Power struggle: New governance model proposed for B.C. high school sports

Most commissions against new model; BCSS and its board in favour

Researchers say residents should leave sleeping bats alone while they exit hibernation. (Cathy Koot photo)
Spring ‘signal’ brings White Rock, Surrey bats out of hibernation

Community Bat Programs of BC says it’s best to leave sleeping bats alone

(Photo: Creative Outlet)
YOUR MONEY: Tax tips for a complicated tax season involving CERB and more

With April 30 tax deadline, ‘it is important to understand the tax implications (benefits) will have’

The Delta Police Department’s Equity, Diversity and Inclusion Unit: (from left) Const. Joel Thirsk, analyst Jody Johnson and Staff Sgt. Sukh Sidhu. (Delta Police Department photo)
Delta police respond to rising number of hate crimes

Police have received 15 reports so far in 2021, compared to 12 in all of 2020

A woman wears a protective face covering to help prevent the spread of COVID-19 as he walks past the emergency entrance of Vancouver General Hospital in Vancouver, B.C., Friday, April 9, 2021. COVID-19 cases have been on a steady increase in the province of British Columbia over the past week. THE CANADIAN PRESS/Jonathan Hayward
Top doctor warns B.C.’s daily cases could reach 3,000 as COVID hospitalizations surge

There are more than 400 people in hospital, with 125 of them in ICU

The father of Aaliyah Rosa planted a tree and laid a plaque in her memory in 2018. (Langley Advance Times files)
Final witness will extend Langley child murder trial into May or June

Lengthy trial began last autumn with COVID and other factors forcing it to take longer than expected

The corner of 96th Avenue and Glover Road in Fort Langley now has traffic signals, and new “touchless” signal activation buttons. (Matthew Claxton/Langley Advance Times)
Busy Fort Langley intersection gets ‘touchless’ crosswalk signals

The new traffic light started operation in April

A crossing guard stops traffic as students wearing face masks to curb the spread of COVID-19 arrive at Ecole Woodward Hill Elementary School, in Surrey, B.C., on Tuesday, February 23, 2021. A number of schools in the Fraser Health region, including Woodward Hill, have reported cases of the B.1.7.7 COVID-19 variant first detected in the U.K. THE CANADIAN PRESS/Darryl Dyck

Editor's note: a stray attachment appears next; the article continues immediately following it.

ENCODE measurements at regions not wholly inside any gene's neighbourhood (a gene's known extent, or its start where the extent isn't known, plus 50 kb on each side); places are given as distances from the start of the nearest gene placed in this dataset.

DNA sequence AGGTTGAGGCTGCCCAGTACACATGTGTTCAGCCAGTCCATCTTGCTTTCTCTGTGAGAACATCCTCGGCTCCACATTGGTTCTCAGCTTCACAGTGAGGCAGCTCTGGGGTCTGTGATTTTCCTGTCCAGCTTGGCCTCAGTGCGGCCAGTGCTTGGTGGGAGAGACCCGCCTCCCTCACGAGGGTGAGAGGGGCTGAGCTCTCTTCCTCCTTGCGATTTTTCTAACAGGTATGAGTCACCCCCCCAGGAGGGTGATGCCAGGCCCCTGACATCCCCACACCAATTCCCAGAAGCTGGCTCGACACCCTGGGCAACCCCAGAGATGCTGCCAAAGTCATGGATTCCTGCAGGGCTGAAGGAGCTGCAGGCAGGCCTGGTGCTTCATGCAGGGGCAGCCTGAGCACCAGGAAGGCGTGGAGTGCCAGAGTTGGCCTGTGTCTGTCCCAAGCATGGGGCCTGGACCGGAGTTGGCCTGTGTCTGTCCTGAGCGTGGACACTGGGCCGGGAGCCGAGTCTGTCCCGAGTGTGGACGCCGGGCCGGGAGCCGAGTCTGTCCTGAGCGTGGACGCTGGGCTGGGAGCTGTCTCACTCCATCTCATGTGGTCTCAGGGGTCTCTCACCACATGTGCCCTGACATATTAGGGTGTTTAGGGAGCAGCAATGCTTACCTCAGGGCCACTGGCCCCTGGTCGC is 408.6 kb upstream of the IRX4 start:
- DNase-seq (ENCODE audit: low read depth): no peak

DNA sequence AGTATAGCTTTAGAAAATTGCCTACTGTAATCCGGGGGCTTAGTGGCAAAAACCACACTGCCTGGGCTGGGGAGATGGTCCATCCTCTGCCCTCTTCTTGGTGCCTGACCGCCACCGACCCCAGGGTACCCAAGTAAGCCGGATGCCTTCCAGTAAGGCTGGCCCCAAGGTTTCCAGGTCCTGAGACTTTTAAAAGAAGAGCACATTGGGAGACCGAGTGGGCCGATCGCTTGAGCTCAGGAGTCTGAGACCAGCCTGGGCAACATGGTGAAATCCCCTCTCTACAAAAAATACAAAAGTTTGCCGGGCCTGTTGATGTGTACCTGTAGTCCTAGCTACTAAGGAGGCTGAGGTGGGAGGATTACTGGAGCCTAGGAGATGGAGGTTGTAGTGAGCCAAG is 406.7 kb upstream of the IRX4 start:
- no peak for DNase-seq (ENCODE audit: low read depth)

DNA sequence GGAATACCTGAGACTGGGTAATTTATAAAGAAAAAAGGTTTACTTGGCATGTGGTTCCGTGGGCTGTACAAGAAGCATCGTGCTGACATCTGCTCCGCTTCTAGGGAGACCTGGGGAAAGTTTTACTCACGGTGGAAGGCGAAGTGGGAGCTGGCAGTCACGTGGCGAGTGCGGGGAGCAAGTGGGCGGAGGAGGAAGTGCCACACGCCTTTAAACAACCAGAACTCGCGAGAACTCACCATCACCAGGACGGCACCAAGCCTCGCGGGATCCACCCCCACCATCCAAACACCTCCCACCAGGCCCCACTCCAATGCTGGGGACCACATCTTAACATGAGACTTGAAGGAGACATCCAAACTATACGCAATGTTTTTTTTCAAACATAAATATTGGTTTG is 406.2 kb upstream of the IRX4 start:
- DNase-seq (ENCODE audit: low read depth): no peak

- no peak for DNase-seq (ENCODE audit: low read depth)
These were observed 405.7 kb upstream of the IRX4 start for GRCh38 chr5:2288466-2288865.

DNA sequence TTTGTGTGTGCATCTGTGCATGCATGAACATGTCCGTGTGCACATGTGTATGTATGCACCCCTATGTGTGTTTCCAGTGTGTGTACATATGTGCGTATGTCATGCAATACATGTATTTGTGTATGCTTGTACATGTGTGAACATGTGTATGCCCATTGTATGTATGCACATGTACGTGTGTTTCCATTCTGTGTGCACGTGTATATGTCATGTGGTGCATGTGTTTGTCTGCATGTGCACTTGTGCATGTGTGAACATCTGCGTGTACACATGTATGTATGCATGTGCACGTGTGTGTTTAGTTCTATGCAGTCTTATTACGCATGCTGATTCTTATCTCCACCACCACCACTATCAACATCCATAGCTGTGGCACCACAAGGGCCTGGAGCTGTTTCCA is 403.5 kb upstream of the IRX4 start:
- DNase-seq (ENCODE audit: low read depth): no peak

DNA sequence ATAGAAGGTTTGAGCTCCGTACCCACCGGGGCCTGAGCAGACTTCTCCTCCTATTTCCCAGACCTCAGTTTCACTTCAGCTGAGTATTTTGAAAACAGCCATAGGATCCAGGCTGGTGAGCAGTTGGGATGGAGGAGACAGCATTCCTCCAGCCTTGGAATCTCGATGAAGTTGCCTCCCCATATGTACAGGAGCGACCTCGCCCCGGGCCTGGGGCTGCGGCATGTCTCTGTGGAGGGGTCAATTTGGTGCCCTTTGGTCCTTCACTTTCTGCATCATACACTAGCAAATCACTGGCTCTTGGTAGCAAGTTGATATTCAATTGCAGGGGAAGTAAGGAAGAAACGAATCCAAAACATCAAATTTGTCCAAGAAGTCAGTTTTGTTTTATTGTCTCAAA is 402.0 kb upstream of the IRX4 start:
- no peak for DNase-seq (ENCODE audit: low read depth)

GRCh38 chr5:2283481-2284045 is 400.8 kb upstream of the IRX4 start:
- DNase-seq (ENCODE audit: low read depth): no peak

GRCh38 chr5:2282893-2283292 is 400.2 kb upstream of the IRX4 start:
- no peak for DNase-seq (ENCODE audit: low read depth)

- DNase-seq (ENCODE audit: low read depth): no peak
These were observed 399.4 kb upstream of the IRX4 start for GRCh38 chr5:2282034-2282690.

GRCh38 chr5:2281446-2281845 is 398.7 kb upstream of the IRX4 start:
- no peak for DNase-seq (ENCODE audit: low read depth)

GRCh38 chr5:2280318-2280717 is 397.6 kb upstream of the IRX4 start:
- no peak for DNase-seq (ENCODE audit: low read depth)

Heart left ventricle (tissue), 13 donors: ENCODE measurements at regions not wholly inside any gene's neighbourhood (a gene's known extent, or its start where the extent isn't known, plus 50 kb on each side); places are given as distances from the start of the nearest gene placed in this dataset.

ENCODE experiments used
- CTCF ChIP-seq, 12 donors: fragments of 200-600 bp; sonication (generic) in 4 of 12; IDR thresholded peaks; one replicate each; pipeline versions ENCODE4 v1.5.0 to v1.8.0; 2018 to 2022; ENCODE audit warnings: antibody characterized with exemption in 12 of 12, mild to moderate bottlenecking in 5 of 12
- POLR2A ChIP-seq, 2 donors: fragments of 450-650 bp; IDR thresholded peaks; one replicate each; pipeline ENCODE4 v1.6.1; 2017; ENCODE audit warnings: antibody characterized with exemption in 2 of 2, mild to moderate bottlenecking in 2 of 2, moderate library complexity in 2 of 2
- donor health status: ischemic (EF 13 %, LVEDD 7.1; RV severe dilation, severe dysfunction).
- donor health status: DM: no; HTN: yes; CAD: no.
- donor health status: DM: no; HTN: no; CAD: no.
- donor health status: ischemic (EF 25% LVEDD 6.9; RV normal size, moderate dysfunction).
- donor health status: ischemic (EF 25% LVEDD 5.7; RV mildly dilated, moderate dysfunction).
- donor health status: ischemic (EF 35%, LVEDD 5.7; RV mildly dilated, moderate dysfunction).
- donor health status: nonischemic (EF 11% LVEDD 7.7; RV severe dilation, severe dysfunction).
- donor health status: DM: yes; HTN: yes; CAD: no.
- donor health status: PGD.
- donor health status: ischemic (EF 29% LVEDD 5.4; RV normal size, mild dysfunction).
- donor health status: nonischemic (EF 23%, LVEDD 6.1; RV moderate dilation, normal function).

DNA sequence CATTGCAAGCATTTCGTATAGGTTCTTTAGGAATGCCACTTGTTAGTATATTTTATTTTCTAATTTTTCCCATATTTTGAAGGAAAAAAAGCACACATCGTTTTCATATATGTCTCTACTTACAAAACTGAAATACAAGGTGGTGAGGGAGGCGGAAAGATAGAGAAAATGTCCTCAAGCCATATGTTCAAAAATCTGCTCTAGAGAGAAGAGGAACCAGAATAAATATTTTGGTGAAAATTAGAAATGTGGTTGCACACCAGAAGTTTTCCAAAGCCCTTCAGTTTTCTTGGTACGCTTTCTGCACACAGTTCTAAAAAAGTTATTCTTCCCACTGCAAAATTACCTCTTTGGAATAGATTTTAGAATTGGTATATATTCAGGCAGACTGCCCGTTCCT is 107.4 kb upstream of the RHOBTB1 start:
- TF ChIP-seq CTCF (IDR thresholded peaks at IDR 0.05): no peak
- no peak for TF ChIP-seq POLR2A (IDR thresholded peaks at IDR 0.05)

COVID-infected students in Lower Mainland schools transmitting to 1 to 2 others: data

Eight to 13 per cent of COVID cases among students in the Lower Mainland were acquired in schools, B.C. says

Dr. Bonnie Henry – in a B.C. health order that went into effect April 12 – granted WorkSafe inspectors the power to enforce workplace closures with COVID-19 spread. THE CANADIAN PRESS/Jonathan Hayward
24 workplace closures being enforced in Fraser Health under new COVID-19 order

WorkSafe inspectors the power to enforce closures if COVID-19 has spread to 3 or more employees

Maple Ridge Fire and Rescue were conducting training operations at Gold Creek Falls when a firefighter broke their leg. (Eileen Robinson photo - Special to The News)
Firefighter suffers broken leg during swift water rescue practice in Golden Ears park

A training exercise at Maple Ridge waterfall on Wedesday results in mishap

Norm Scott, president of Royal Canadian Legion Branch # 91, is disappointed the Legion does not qualify for COVID financial assistance from the provincial government. (Black Press Media file photo)
B.C.’s pandemic aid package passing Legion branches by

Federal non-profit status stymies provincial assistance eligibility

Latest modelling by public health shows cases generated by COVID-19 infections into places where it can spread quickly. (B.C. Centre for Disease Control)
Industrial sites, pubs, restaurants driving COVID-19 spread in B.C.

Infection risk higher in offices, retail, warehouses, farms

Vancouver Canucks forward J.T. Miller said it would be “very challenging and not very safe” for him and his teammates to play as scheduled on Friday. THE CANADIAN PRESS/Darryl Dyck
Canucks’ return to ice postponed again after players voice COVID health concerns

Friday’s game against the Edmonton Oilers was called off after the team met virtually with the NHLPA

Most Read